Labrang Monastery is situated at the strategic intersection of two major Asian cultures—Tibetan and Mongolian — and was one of the largest Buddhist monastic universities. In the early 20th century, it housed several thousand monks. Labrang was also a gathering point for numerous annual religious festivals and was the seat of a Tibetan power base that strove to maintain regional autonomy through the shifting alliances and bloody conflicts that took place between 1700 and 1950.
The white walls of the monastery and gilded roofs feature a blend of Tibetan and Indian Vihara architectural styles. The monastery contains 18 halls, six institutes of learning, a gilded stupa, a sutra debate area, and houses nearly 60,000 sutras. At its height the monastery housed 4,000 monks. Like so many religious institutions, it suffered during the Cultural Revolution; and the monks were sent to their villages to work. After it was reopened in 1980, many of the monks returned; but the government restricted enrolment to around 1,500. It has a Buddhist museum with a large collection of Buddha statues, sutras and murals. In addition, a large amount of Tibetan language books, including books on history is available for purchase, together with medicines, calendars, music and art objects.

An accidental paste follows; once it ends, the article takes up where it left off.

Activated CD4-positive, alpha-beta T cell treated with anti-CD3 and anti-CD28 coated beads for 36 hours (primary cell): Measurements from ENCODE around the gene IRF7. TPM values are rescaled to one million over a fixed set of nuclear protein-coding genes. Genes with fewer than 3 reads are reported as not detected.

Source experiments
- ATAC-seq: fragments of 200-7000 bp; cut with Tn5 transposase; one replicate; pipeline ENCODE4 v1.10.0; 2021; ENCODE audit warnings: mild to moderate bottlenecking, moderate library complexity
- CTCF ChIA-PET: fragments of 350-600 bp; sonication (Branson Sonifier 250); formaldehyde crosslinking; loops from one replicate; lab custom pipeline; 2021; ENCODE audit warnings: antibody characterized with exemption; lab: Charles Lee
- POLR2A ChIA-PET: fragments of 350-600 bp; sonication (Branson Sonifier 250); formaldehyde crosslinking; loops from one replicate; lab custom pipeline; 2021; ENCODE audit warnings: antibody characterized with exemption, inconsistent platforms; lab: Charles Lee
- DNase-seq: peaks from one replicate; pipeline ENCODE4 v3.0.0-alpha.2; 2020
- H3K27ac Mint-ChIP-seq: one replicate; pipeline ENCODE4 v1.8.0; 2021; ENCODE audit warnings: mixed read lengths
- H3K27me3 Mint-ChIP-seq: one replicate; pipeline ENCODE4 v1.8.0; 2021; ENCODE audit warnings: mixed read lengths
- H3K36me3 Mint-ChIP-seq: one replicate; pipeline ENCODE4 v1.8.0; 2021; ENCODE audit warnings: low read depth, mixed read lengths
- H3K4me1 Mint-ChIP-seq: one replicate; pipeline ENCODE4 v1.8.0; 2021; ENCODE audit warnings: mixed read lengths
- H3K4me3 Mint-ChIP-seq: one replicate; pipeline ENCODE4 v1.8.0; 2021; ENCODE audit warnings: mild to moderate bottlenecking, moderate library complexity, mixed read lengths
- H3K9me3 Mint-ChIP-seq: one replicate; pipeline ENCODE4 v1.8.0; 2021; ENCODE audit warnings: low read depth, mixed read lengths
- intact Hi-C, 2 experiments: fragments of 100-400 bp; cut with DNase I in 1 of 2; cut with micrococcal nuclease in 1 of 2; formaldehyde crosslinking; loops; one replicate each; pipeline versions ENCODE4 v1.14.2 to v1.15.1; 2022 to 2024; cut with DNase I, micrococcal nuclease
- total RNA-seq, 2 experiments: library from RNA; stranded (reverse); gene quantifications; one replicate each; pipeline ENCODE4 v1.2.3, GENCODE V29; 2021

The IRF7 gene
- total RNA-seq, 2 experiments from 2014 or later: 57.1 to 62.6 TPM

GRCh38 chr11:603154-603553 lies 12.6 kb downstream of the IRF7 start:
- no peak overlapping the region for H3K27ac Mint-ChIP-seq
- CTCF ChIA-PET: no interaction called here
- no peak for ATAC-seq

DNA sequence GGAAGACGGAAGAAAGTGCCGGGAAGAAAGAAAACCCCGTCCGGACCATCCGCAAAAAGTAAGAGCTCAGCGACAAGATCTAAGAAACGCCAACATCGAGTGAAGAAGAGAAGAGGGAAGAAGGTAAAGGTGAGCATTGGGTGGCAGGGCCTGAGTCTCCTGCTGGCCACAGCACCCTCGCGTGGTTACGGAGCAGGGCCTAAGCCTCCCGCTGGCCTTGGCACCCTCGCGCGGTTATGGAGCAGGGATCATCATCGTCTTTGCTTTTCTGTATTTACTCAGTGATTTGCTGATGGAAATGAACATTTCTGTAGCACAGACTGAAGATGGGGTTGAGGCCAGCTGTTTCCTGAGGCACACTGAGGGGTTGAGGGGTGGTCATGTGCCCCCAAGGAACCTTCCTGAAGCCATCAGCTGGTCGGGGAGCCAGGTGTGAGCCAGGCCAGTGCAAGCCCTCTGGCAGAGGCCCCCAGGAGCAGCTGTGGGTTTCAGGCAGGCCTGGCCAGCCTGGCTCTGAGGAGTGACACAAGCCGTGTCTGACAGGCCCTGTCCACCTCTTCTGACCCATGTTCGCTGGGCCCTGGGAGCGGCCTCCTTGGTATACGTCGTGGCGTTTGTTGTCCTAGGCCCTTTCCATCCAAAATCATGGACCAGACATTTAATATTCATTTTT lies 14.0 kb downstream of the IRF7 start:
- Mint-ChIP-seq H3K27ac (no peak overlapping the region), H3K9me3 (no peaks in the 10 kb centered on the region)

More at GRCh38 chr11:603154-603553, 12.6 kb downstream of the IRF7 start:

During my visit the monaster was unfortunately closed due to festivities, so no photos from inside.